Others speaking for changing to a primary included Dustin Reidy, who ran and won in a primary against Steven Wickham, the committee’s choice for the Albany County Legislature last year. Reidy said that both he and Wickham were out knocking on doors almost every day throughout the months of the campaign, and that he himself probably knocked on the door of every registered Democrat in that election district four or five times.

By the time the primary came around, voters “got to vote knowing me probably better than they wanted to.” He said he thought voters were appreciative that “everyone had their voice.” 

Town Councilman Paul Pastore argued to keep the caucus system. People argue that the voters should be allowed to decide, he said, but the committee members do the lion’s share of the work involved in supporting candidates in any election. Switching to a primary, with the requirement to collect signatures on petitions, will mean “a lot of work,” he said, warning that the committee members will likely be the ones asked to do that additional work.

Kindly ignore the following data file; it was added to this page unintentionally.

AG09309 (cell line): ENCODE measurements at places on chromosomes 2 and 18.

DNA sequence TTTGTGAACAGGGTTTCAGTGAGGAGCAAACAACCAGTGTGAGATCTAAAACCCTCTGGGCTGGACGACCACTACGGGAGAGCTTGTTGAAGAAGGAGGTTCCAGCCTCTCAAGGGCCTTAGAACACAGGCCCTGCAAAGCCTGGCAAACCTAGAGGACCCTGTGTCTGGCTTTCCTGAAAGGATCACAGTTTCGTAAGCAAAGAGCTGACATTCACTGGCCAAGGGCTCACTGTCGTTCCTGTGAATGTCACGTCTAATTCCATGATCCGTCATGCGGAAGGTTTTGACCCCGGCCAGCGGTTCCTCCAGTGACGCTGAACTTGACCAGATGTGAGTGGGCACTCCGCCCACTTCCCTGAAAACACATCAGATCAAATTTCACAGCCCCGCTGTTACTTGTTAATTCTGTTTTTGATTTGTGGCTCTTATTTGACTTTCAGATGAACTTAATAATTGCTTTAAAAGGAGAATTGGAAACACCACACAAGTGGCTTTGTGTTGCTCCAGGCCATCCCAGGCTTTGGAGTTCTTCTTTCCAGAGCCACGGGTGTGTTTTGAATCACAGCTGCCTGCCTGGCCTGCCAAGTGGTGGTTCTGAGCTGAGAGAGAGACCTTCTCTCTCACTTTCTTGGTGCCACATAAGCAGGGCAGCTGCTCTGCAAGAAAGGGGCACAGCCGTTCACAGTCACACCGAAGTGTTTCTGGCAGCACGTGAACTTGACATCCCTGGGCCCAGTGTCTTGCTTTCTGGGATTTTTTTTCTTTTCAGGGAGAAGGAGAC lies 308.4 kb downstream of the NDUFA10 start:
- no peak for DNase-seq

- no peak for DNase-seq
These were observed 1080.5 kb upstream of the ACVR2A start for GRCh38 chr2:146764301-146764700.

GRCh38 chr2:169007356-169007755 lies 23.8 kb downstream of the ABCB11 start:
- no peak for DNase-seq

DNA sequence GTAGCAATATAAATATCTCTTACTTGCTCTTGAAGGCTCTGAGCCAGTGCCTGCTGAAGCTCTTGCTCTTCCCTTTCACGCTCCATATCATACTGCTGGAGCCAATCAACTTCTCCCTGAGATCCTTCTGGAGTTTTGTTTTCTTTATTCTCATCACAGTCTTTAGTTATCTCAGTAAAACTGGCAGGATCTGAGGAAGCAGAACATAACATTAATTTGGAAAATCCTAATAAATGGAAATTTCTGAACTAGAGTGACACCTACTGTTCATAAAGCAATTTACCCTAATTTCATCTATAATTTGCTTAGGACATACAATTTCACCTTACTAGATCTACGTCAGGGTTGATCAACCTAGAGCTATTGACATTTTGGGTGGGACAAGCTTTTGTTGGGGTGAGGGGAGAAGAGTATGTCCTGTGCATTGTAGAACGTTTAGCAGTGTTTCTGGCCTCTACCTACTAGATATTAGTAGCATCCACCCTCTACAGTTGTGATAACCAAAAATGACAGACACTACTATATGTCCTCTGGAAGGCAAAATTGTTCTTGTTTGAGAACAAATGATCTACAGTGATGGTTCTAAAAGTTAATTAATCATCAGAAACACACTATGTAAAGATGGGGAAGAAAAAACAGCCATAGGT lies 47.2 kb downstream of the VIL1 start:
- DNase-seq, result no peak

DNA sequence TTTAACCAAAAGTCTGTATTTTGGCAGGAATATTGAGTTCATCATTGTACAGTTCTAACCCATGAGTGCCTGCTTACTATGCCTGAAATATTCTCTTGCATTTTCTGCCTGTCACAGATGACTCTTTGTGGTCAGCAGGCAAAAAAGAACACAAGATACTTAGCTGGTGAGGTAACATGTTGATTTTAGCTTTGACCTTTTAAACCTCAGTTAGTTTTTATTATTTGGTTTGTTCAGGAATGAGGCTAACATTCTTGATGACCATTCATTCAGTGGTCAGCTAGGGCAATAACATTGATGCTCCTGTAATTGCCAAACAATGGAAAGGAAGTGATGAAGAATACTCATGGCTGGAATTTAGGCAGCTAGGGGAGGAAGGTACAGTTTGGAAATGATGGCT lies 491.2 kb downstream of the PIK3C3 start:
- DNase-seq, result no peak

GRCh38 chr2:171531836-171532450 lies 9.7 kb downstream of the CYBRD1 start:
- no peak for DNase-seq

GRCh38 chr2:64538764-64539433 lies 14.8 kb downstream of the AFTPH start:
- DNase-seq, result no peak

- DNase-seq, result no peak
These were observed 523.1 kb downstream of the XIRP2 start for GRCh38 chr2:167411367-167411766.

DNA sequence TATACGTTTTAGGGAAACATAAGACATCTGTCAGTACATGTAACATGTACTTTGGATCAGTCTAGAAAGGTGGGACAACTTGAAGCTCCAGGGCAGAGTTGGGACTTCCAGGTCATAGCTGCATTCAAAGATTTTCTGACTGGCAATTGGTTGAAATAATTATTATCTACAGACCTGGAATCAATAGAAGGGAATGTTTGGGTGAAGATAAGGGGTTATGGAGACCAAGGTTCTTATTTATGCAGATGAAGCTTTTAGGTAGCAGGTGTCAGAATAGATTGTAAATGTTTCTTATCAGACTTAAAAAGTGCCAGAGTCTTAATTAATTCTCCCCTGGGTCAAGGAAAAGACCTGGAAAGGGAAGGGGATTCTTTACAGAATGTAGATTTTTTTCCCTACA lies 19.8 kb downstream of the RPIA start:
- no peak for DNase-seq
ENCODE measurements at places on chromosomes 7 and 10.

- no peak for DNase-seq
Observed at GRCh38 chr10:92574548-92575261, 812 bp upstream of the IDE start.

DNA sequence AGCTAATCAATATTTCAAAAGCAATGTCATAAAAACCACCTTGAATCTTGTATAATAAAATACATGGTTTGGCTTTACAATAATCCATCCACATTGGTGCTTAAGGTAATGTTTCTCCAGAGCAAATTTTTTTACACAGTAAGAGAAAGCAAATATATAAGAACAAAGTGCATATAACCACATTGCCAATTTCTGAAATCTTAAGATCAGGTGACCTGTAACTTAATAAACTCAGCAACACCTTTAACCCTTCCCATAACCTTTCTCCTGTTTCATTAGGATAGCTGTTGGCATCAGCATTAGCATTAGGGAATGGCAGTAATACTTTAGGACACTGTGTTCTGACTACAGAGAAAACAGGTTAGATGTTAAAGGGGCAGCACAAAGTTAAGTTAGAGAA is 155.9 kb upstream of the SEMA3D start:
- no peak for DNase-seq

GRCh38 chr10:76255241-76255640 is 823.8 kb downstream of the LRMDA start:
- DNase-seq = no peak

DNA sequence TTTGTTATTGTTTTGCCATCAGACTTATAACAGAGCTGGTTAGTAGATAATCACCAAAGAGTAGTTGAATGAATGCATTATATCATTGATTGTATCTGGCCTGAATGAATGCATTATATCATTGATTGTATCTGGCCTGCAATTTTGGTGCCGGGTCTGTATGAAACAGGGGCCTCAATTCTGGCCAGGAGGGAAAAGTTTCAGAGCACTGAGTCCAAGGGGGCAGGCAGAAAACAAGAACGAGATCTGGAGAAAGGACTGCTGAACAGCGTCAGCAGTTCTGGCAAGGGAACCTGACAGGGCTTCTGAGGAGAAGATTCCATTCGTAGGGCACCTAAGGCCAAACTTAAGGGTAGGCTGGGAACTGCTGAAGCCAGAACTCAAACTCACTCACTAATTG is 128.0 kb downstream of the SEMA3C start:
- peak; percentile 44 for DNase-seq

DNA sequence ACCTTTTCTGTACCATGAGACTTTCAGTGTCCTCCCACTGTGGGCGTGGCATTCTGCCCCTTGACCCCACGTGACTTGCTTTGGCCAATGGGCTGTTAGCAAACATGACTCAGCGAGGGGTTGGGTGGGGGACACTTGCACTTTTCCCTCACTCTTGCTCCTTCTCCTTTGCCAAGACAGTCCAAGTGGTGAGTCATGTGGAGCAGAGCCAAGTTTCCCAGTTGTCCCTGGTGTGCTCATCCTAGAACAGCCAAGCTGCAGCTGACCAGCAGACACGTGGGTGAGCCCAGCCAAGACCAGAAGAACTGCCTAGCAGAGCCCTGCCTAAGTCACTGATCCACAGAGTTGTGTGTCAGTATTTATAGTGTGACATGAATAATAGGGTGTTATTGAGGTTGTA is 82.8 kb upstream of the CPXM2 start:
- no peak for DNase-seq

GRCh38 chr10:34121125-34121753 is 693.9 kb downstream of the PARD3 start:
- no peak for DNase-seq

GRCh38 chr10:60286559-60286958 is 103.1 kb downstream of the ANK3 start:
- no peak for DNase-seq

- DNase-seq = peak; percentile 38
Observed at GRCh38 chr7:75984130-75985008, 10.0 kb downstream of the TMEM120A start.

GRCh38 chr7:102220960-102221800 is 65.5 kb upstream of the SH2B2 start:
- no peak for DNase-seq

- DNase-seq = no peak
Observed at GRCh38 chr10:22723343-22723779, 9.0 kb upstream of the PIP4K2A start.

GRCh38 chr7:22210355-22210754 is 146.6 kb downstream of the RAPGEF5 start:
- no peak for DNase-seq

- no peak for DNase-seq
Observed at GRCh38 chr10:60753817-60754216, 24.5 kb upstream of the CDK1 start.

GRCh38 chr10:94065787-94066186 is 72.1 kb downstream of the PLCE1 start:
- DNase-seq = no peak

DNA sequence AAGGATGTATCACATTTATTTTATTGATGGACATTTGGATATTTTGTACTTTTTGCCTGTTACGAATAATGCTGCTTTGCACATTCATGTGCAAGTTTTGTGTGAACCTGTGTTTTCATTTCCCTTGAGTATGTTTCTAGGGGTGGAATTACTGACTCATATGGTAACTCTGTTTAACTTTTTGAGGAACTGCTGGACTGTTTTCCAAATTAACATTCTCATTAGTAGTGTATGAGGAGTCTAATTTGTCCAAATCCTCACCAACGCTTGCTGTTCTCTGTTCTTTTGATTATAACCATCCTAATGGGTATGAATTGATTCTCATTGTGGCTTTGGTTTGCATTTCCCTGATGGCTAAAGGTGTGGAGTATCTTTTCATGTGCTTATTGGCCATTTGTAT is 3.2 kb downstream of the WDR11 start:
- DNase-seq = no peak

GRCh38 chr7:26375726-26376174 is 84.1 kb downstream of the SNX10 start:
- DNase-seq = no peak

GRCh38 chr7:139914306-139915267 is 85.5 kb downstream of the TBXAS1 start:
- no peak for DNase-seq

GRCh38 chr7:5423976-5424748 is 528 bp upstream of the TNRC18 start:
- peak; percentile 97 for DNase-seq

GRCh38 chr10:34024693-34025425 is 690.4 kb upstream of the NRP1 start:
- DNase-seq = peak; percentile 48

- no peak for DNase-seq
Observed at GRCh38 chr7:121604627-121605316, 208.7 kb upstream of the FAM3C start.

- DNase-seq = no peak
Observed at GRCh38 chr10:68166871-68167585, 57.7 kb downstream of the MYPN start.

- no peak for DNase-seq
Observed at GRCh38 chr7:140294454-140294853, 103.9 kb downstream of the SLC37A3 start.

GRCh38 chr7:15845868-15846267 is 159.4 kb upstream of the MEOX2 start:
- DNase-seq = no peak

Margaretann Paczkowski, a member of Guilderland’s conservation advisory council, said that a primary system offers more “ease of voting” since people are able to vote quickly and easily at a time and place that is convenient and gets “much more of a turnout.” 

Mickey Cleary, who had been a longtime member of the town’s planning board before being elected last year to the Albany County Legislature, also spoke for the caucus, saying, “Having a caucus doesn’t mean you can’t go knock on doors, and ask people to come out and vote.” He pointed out that caucusing has been the Guilderland Democrats’ system for years, mentioning a newspaper article he found recently from 1969 with an article in it about the Guilderland Democratic Party caucus.